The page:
Why is this good for the environment?
According to a study by the US Environmental Protection Agency (EPA), using waste biomass to make electricity in electric vehicles represents a 96% reduction in greenhouse gas (GHG) emissions compared to conventional vehicles using gasoline and diesel. For the same gallon of gasoline, EVs travel three times the distance. On top of that, the fuel is from a non-fossil source that would otherwise emit harmful methane gas, which is 32 times more potent than carbon dioxide and a major contributor to climate change. As more Americans choose electric vehicles, being able to match the use of EVs with reliable and renewable sources of power that reduce methane emissions is essential for de-carbonizing the transportation sector.
How significant are these benefits?
Again using EPA data, generating electricity from wastes makes a dramatic contribution to the reduction of GHG emissions. For example, matching biogas-derived electricity with EVs is equivalent to removing 21 million vehicles from the road, or avoiding all of the carbon from 550,000 railcars of coal annually. To put in this context of other technologies like solar, using biogas for transportation avoids 100 million metric tons of carbon dioxide annually compared with an estimated 73 million tons of carbon avoided by all of the Nation’s solar panels in use today.
How would this work?
Electricity is already included in the Renewable Fuel Standard (RFS). The EPA simply needs to implement the electricity portion of the program. To do this, the agency would need to calculate how much electricity is available to qualify for the program, and then to process the applications that are currently pending. We estimate that there are 200-300 million gasoline gallon equivalents available for inclusion in the RFS for 2019. This number will grow as the transportation sector becomes more electrified. In fact, if EPA correctly applies the “equivalence” of biomass electricity by taking into consideration the efficiency of electric drivetrains, we estimate that biomass electricity used for transportation could well exceed existing volumes in the 2019 target. By law, electricity would mostly fall into the cellulosic, or what is called the “D3 category”, which has a target of 418 million gallons for 2019.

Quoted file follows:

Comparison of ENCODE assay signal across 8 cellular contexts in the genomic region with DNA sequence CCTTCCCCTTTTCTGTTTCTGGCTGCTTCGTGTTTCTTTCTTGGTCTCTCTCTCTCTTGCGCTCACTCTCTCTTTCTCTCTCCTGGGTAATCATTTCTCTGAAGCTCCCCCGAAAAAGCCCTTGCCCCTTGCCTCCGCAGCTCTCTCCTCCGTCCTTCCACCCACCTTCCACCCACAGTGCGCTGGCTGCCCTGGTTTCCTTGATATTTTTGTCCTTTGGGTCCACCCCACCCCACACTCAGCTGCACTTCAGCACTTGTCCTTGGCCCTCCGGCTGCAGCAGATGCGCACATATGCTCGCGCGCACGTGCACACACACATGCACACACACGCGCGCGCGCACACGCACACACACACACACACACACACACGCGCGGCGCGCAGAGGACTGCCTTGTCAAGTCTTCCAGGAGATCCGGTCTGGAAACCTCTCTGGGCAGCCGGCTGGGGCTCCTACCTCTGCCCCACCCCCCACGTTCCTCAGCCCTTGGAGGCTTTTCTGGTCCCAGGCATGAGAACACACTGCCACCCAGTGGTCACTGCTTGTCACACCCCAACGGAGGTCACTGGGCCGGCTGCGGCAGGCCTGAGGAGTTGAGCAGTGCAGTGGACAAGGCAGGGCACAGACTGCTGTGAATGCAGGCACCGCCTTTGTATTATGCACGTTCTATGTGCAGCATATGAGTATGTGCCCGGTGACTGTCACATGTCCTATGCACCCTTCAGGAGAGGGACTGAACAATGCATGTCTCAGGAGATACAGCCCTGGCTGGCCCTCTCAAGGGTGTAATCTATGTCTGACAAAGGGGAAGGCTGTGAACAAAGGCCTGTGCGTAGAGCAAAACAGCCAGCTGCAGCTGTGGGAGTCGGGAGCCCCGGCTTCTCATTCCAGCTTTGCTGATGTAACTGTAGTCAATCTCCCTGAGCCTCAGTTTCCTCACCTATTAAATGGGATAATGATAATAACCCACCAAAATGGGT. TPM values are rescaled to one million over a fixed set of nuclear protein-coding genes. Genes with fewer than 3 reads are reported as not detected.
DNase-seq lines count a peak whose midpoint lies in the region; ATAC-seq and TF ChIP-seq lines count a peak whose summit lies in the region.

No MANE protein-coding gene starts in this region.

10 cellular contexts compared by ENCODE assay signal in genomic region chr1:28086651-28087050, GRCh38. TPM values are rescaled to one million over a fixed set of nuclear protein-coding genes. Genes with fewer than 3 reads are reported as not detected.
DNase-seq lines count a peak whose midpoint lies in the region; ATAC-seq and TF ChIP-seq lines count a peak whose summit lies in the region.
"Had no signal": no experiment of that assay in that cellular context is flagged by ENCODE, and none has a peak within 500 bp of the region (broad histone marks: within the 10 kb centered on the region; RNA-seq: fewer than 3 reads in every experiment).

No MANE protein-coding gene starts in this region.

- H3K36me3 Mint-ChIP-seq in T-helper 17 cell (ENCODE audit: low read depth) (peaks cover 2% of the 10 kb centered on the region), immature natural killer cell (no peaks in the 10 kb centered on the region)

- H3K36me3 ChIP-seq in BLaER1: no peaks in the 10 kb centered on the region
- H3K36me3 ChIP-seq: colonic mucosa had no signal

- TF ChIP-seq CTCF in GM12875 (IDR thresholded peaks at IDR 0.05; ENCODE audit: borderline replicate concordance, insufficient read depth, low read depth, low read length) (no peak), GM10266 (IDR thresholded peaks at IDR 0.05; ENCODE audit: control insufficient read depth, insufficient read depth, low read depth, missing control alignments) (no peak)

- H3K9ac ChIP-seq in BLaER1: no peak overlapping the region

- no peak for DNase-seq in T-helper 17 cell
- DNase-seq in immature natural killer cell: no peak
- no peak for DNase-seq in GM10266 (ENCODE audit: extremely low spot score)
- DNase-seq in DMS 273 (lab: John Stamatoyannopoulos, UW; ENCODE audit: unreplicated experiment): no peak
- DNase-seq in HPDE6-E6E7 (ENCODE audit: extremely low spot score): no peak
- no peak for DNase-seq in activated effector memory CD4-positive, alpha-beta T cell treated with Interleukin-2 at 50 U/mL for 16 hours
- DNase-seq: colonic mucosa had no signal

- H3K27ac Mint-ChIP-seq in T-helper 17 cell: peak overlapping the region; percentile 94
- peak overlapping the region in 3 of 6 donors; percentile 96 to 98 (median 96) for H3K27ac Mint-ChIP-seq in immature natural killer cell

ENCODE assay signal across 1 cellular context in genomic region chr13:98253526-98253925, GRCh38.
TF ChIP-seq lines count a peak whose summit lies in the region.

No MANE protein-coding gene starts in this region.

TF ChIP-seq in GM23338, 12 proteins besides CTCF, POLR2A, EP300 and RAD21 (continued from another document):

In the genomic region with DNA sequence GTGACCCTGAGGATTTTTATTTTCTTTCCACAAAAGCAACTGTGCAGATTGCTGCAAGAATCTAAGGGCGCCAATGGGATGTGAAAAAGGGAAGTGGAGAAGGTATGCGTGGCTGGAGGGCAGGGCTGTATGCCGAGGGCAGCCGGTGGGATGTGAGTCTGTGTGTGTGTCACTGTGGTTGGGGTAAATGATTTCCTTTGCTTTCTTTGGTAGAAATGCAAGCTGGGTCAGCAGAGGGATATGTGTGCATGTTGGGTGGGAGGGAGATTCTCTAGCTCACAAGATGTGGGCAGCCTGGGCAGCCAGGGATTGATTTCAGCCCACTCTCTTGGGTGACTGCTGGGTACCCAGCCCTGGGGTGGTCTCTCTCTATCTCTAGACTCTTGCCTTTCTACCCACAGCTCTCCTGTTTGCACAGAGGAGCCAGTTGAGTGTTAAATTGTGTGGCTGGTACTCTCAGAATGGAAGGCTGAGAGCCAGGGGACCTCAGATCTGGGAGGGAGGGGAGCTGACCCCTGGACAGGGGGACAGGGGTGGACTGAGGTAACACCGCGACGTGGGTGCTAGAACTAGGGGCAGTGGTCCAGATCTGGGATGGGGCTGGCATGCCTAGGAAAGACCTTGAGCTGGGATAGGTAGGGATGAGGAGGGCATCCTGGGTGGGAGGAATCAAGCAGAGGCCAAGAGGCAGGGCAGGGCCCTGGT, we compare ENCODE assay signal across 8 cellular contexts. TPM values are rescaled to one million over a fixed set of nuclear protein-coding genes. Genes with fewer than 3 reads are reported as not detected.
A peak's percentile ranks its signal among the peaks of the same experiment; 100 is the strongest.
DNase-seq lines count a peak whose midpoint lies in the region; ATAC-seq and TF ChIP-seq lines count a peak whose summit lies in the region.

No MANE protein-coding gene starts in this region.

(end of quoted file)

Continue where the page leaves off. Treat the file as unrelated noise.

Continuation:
How does the RFS work? Does the program expire?
Refiners are considered obligated parties. They are “obligated” to source renewable biomass, either by blending it with their non-biomass fuel or by buying credits known as “RINs” (which stands for Renewable Identification Numbers). EPA sets the market each year with the Renewable Volume Obligation (RVO), which determines how many gallons (or in the case of renewable gas or biomass-derived electricity, “gasoline gallon equivalents”) of each type of qualifying fuel will be available the following year for obligated parties to blend or purchase credits for.
What is the legal basis for including electricity in the RFS?
Electricity was included as an accepted transportation fuel in the Renewable Fuel Standard II, which was signed by President George W. Bush on December 19, 2007. Since then, the EPA has included electricity in several of its own rulemakings, including the 2010 and 2014 REGS Rules – but has so far failed to implement the electricity part of the program.